Uber Falls in Line With Settings in iOS 11 That Limit Use of Location Services

Uber has updated its iOS app to fall in line with new options in iOS 11 that let users limit an app's use of location services (via The Verge).

With iOS 11 installed, it's possible to restrict the gathering of location data by any third-party app so that it can only access the device's location status when the app is in use.

Uber has faced criticism in the past for tracking users' location even when they aren't using the service, while offering them only a binary choice of either allowing always-on tracking or turning it off altogether.

Uber had argued that the tracking enhanced rider safety and said it restricted tracking to five minutes following a ride anyway, but many users cited the policy as a privacy concern.


With the latest update however, Uber has highlighted the fact that users can elect to share their location "While Using the App", "Always", or "Never". These options can be found in the Settings app under Privacy -> Location Services -> Uber.

These permissions override any third-party app's settings, which should address users' concerns regarding similar behavior.

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Uber to Pull Feature Allowing Riders to Be Tracked for Five Minutes After a Trip

In an effort to better protect user privacy and improve its image, Uber has decided to remove a background GPS tracking feature that allows riders to be tracked for up to five minutes after a ride ends, reports Reuters.

Uber is expected to announce the privacy change starting on Tuesday, with the update expected to roll out to iPhone users this week. The same update will be made to Android devices in the future.


The feature, which was first introduced in late 2016, has garnered a lot of criticism from Uber users. When location tracking is enabled for the Uber app (and location services is required for the app to properly function) Uber is able to collect location data from the time of a trip request through five minutes after the trip ends, even when the app is in the background.

Uber says it planned to use the extra location data to improve pickups, drop-offs, customer service, and to enhance customer service, but the company claims the post-trip tracking feature was never actually turned on for iPhone users.

In an interview with Reuters, Uber chief security officer Joe Sullivan said the update is unrelated to recent internal turmoil within the company, which saw Uber CEO Travis Kalanick ousted from the company.
"We've been building through the turmoil and challenges because we already had our mandate," said Sullivan, who is a member of the executive leadership team that has been co-running Uber since Kalanick left in June.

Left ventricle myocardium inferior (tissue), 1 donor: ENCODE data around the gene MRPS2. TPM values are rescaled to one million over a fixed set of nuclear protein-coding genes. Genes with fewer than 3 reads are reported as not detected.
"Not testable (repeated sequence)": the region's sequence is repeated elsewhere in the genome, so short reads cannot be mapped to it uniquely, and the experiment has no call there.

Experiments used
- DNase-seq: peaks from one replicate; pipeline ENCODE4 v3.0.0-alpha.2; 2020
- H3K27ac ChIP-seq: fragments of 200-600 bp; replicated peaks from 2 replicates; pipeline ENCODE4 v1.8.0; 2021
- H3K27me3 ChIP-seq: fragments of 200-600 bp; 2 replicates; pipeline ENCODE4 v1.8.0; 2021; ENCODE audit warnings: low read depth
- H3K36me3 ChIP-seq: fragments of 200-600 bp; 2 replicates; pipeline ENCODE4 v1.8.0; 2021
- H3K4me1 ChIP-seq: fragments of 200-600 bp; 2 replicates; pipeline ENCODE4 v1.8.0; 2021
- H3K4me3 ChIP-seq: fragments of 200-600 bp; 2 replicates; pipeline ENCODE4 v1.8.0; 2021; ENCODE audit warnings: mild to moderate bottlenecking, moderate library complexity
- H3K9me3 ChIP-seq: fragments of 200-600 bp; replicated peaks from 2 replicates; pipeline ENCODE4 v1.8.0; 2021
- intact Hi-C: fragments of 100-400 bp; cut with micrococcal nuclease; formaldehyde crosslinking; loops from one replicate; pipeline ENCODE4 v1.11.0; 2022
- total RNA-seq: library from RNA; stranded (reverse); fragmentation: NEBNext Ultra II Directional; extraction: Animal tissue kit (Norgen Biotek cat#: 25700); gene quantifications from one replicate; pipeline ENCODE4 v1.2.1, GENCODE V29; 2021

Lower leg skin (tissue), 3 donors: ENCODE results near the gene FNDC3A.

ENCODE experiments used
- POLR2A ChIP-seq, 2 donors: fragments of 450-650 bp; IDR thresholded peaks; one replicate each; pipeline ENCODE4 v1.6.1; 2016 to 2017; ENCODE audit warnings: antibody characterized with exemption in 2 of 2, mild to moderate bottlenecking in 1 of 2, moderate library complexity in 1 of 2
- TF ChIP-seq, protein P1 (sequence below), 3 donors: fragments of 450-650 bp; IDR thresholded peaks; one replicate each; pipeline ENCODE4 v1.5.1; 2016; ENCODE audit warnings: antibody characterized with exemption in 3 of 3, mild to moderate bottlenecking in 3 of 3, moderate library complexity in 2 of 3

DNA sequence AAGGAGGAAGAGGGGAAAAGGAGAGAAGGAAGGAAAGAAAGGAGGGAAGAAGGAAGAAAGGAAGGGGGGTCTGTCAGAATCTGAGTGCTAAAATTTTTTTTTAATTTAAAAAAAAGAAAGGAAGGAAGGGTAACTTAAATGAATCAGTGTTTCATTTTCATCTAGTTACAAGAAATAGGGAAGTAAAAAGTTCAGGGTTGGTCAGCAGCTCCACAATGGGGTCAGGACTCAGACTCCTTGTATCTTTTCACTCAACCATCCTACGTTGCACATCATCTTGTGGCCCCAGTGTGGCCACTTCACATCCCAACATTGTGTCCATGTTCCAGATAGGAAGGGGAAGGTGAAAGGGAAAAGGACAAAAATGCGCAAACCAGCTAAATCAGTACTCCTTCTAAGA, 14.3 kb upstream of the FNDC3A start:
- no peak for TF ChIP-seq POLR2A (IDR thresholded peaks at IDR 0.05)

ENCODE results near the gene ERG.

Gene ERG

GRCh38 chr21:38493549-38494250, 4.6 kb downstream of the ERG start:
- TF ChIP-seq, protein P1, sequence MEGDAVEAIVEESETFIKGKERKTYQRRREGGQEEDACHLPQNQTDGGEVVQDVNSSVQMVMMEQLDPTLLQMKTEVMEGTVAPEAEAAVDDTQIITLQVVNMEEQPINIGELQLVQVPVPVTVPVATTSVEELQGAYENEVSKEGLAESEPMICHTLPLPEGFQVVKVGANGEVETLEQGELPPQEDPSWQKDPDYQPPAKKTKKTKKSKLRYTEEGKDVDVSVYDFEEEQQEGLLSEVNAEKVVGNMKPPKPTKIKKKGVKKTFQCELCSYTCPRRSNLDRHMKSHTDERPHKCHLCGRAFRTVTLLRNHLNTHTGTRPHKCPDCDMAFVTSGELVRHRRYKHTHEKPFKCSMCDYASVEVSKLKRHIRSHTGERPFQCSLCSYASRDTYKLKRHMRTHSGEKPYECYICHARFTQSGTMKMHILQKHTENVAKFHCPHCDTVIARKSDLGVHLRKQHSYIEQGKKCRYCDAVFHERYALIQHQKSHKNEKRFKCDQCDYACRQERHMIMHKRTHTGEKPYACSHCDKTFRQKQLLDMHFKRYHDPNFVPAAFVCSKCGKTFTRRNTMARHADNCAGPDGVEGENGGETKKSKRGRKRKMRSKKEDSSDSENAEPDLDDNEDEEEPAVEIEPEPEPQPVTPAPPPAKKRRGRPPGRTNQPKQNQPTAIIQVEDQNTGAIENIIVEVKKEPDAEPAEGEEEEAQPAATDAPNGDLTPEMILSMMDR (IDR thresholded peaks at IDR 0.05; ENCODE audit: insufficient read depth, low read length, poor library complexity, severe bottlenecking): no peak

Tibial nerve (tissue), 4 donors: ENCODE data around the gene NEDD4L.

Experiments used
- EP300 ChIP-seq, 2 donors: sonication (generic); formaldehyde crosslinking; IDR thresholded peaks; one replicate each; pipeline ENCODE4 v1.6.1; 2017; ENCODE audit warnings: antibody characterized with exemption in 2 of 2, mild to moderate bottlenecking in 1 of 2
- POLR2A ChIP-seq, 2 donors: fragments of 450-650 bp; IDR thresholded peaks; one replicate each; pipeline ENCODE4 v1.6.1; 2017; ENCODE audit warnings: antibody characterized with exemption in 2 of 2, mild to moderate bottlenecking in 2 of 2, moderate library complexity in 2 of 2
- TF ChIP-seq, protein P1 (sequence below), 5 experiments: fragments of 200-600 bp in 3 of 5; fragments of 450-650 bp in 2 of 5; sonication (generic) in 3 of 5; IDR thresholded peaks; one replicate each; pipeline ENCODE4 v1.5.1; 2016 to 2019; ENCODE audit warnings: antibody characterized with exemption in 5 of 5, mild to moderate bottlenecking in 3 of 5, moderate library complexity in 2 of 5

Sullivan went on to say that the company should not have asked Uber users for more information without providing details on the value of the feature. Should Uber re-enable the feature in the future, he says the company will let customers opt in and better explain why the feature is useful.

According to Sullivan, Uber is committed to user privacy, but has suffered from a "lack of expertise." Additional changes to improve privacy, security, and transparency at Uber are said to be in the works and coming in future updates.

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Uber Updates With In-App Chat Between Riders and Drivers

Ride hailing app Uber today announced an in-app chat feature that lets riders and drivers communicate with one another without leaving the app. Uber said this update allows drivers to better communicate with riders when sudden road closures or other delays happen en route to the rider's location.

Riders can also send chats to drivers to indicate where they're waiting for the car, or give a distinct piece of clothing or accessory to allow the driver to easily identify them.


To do so, riders can navigate to the Uber feed, tap "contact," and then tap "Chat," and when the driver gets the message the app will read it aloud to them automatically so they aren't distracted. A one-tap response feature sends a quick thumbs up to the rider so they know their message was read.
Every great ride starts with the pickup, so we’re always thinking about ways to make the pickup experience as frictionless as possible for riders and drivers alike. That includes helping riders and drivers connect should they need to get in touch with one another to solve for things like road closures, or to just provide information on their exact location.

So we’re adding a way for riders and drivers to chat right in the Uber app. It’s now easier than ever to get in touch.